Some elements of the new tax reform package that was signed into law late last year and took effect in 2018 are straightforward and simple to understand. Others are detailed and complex. And some areas are cloudy since the regulations haven’t been written yet.
The simplest part of the package to understand is the lowering of tax rates in the seven tax brackets for individuals. “Whatever bracket you are in, more of your income will be taxed less,” accountant Javier Alarcon said during one of several presentations on the tax code changes sponsored by the Small Business Administration around the Rio Grande Valley on the tax code changes. “The taxpayers who pay the most taxes will get the most reduction, but everybody should see some benefit.”
The largest tax cuts go to corporations, where a flat 21 percent rate will be levied on corporations instead of the previous range of 15 percent to 35 percent, depending on income. “Corporations by far were the biggest winners and got the biggest slice of the pie,” said Alarcon, a certified public accountant with Burton, McCumber & Longoria.
And while many provisions of the new tax code are set to expire in 2025, there is no sunset date on the corporate rates. “It’s as permanent as it can be,” he said. “It will take an act of Congress to change it later.”
One of the highest profile changes in the new law is the almost doubling of standard deductions, which will make filing tax returns easier for many individuals and small businesses, Alarcon said. But elimination of some other deductions may take away some of that benefit for taxpayers.
“You will see Congress trying to balance it out,” he said. “Lowering things here and increasing it there. They gave you that, now it’s time to take things away.” For example, the child tax credit was doubled to $2,000 while personal exemption deductions have been suspended. Miscellaneous itemized business deductions such as unreimbursed employee business expenses and investment expenses will no longer be allowed. “Miscellaneous is the only category of itemized Schedule A deductions that are going away,” Alarcon said.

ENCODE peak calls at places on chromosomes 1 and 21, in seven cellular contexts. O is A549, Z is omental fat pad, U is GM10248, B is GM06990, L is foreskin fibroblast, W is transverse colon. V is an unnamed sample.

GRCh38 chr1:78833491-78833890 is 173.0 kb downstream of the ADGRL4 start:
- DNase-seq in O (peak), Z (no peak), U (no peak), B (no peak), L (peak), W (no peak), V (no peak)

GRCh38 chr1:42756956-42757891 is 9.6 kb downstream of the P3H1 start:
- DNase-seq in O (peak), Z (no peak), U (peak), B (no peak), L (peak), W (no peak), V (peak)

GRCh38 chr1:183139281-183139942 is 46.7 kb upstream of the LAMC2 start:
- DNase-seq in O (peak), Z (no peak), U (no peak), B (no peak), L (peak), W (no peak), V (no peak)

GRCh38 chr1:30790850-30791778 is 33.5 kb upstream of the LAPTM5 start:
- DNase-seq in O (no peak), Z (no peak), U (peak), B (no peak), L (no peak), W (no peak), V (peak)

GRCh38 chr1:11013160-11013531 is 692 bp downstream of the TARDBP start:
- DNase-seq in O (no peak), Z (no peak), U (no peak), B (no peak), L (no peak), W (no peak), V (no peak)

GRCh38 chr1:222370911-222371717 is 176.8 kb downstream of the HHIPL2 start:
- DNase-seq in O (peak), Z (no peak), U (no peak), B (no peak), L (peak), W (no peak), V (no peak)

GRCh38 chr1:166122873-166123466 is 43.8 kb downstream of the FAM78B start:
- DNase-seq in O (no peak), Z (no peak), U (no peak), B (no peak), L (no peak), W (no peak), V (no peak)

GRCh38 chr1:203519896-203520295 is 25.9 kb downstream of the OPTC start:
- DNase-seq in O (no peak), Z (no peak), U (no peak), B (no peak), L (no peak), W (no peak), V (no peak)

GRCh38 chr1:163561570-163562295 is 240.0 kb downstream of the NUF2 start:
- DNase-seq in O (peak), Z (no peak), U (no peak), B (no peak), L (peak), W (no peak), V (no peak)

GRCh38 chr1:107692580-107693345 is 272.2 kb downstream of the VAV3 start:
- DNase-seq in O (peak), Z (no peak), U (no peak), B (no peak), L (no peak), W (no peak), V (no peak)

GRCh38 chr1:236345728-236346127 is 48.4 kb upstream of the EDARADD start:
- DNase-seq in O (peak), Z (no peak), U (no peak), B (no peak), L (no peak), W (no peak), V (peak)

Regulations are still being written for some new tax code provisions, such as how to handle deductions for pass-through entities where individuals receive income from a partnership, s-corporation or sole proprietorship, where the code splits out service and non-service businesses for the first time.
“This is brand new and never been done before and is creating the most buzz,” Alarcon said. “We haven’t had a lot of guidance on this – what if you have both.”
The tax bill, at some 600 pages, is long and complicated. Alarcon said most businesspeople cannot be expected to wade through the legal jargon and understand the changes that will affect their tax liability for 2018. He said businesses should review their accounting methods to make sure they are tracking expenses and income in as much detail as possible.
Professional accountants and financial advisors can help people limit the amount of taxes they end up having to pay. “It’s my opinion that the less money the government gets the better,”
he said. “It is better for the overall economy.”
Alarcon said now is the time to start thinking about how to prepare to pay their taxes. Too many individuals and small businesses don’t plan well enough and end up in a tough spot with the IRS.
“No matter your business you have a partner and, like it or not, it’s the IRS,” Alarcon said. “He’s going to get his cut so it’s best to set it aside now. Once you get behind it becomes a vicious cycle and it gets very difficult to get caught up.”